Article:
Avionics technicians have been placed directly within a maintenance dock where 40 operational checks are performed. By resolving these ahead of time before the plane is de-docked is resulting in an 80 percent reduction on those checks compared to the past. Bottom line, identifying and resolving issues earlier increases speed throughout the remainder of the maintenance process.
Items are being routed about 20 days earlier to the 402nd EMXG, with that number expected to grow in the future. That CPI effort is again being used with the current Combat Talon at Robins, which revealed a bad connection, something which may seem minor, but can save major headaches when discovered at the end of the production line.
“This is enabling us to get better,” said Jake Dickson, a mechanical engineer and C-130 AFSOC Acceleration flight chief.
The flight has also become very proficient in its foam removal efforts as well. On the first aircraft it took three shifts with 10 people; the last one took two shifts with eight people. It’s a significant move as this is weekend work and can make a big difference during production schedules.
Blurring the lines; flow day requirements
With the workload halfway accomplished, the world-class enterprise team at Robins – which includes partners from the Defense Logistics Agency, 402nd Commodities Maintenance Group, Air Force Life Cycle Management Center System Program Office and many others is successfully working toward driving down production flow days even further.
The third and most recent aircraft to depart Robins this past July, was a gunship that left six days ahead of the customer requirement. It’s agreed it was cutting it a bit close, but it was decided Robins would further work an issue that had been plaguing the aircraft’s APQ-180 radar system the past three years.
“We’re blurring that line with home station and that’s exactly what we want to do,” added Dickson. “We kept it here at Robins so we can give them the best product that we can deliver.”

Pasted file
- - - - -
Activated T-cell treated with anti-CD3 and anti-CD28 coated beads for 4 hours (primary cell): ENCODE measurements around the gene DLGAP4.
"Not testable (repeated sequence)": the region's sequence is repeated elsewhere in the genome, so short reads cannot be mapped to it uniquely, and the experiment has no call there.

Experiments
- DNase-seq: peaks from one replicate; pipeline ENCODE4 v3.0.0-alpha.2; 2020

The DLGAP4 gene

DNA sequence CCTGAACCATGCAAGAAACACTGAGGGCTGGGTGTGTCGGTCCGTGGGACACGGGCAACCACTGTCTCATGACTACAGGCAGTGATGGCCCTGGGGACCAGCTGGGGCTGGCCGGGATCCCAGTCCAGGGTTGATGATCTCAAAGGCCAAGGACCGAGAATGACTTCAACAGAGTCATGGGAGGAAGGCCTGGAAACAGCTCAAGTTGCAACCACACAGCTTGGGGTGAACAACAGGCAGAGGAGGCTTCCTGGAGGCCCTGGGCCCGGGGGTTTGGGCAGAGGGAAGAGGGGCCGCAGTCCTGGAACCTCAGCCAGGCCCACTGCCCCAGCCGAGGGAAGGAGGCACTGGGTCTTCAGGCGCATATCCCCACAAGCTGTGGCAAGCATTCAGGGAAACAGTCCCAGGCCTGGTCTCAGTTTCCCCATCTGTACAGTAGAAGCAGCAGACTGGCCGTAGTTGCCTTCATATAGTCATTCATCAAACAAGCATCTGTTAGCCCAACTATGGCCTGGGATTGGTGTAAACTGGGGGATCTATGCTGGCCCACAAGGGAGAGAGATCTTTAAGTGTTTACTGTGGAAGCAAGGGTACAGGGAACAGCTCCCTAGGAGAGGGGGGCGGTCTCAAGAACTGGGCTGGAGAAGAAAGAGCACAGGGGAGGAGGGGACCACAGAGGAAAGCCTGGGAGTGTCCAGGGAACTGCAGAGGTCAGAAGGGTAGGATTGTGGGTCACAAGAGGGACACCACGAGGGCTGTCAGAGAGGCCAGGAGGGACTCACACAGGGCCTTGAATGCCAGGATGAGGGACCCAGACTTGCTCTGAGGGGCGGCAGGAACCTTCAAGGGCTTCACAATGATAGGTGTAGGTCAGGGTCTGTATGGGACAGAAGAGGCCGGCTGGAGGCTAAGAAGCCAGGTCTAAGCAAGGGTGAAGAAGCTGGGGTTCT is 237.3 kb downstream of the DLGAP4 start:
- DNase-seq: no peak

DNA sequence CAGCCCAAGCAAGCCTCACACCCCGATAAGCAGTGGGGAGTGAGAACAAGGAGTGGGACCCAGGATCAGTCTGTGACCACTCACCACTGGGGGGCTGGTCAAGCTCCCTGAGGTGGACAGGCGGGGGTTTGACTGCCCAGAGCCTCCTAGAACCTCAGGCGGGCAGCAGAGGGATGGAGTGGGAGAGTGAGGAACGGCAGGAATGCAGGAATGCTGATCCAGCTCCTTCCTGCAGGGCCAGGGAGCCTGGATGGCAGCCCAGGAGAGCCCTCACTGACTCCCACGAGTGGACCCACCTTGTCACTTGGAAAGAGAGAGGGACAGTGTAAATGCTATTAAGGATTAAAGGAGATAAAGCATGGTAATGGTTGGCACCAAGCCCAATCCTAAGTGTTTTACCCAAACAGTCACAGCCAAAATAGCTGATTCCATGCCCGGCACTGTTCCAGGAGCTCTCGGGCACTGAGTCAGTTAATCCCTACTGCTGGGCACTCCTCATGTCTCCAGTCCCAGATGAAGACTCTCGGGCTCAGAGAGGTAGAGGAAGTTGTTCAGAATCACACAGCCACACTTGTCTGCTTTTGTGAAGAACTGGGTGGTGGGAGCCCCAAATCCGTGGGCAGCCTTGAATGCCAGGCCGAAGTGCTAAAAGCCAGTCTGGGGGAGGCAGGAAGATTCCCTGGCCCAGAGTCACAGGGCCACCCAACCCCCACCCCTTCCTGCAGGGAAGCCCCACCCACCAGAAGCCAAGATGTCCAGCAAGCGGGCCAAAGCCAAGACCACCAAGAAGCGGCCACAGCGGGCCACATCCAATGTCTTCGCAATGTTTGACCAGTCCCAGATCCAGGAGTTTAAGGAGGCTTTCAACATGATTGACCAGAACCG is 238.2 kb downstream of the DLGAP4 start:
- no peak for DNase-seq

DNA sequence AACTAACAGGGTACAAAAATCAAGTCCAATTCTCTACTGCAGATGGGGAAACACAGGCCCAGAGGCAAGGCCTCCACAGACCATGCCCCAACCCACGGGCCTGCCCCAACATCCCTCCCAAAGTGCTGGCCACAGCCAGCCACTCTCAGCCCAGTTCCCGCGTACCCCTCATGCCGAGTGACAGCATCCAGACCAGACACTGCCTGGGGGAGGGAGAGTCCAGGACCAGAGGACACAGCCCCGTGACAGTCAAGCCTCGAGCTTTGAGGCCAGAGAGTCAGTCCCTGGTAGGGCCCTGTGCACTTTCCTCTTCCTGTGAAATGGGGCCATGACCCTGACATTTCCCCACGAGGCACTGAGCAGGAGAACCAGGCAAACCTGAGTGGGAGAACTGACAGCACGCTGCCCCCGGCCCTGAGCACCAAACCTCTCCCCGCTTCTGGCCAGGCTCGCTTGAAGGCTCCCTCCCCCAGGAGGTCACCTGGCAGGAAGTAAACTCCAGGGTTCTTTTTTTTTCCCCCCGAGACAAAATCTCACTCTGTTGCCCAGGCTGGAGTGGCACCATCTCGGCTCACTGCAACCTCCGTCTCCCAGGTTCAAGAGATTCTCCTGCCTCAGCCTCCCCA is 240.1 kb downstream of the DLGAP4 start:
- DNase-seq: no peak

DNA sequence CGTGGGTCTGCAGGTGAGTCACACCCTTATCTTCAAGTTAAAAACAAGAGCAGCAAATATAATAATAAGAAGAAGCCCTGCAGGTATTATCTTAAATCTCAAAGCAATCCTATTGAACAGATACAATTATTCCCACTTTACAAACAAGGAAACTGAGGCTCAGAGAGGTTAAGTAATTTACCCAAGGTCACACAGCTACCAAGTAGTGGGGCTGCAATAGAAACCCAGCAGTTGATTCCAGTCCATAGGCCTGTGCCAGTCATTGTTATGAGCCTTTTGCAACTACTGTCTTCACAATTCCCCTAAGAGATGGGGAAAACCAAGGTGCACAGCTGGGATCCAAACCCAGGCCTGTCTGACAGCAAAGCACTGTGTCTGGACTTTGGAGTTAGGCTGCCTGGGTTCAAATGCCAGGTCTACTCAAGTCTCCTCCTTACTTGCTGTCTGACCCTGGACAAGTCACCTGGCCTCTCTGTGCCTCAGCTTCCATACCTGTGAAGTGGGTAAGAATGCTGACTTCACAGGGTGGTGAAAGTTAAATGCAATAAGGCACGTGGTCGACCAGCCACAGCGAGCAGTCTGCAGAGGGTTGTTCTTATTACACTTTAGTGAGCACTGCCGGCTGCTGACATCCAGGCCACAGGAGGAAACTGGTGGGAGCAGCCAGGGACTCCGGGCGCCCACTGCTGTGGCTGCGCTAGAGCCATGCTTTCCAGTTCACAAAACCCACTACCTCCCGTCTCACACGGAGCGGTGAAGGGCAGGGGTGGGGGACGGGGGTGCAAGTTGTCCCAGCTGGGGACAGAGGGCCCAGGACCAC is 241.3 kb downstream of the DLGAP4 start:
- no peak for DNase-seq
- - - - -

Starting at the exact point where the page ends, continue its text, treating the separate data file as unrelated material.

From 183 days, future gunships will have a 122 flow day requirement. Those however don’t have as many required maintenance hours as the Combat Talon, which will require 133 future flow days, down from a 233 day requirement. Outer wing swaps carry an additional 30 days at 163 days.
The final one to arrive this fiscal year will be inducted in September, and will be an enormous undertaking as this Combat Talon will not only receive an outer wing swap, but require extensive maintenance as a result of significant hail damage.
“This aircraft will have the most hours on it of anything we’ve worked to date,” said Dickson. “It is nice we’ve had five aircraft to become proficient on before our sixth, final and most labor-intensive aircraft arrives.”
Business as usual
With several high-profile visits this fiscal year from AFSOC senior leaders, it’s been a whirlwind of activity since the first aircraft arrived from Florida. Now a year later, with lessons learned, it’s just another routine day at the office.
“Since we’ve done two Talons and three gunships now, we feel comfortable with this workload and proficient in our maintenance,” Dickson said. “It’s surreal to think back and realize we’ve been here for a year. We’ve had to work with so many people to make this happen, and now it’s become the norm. In the beginning it was this grand experiment and now it’s just steady state – this is how we operate now.”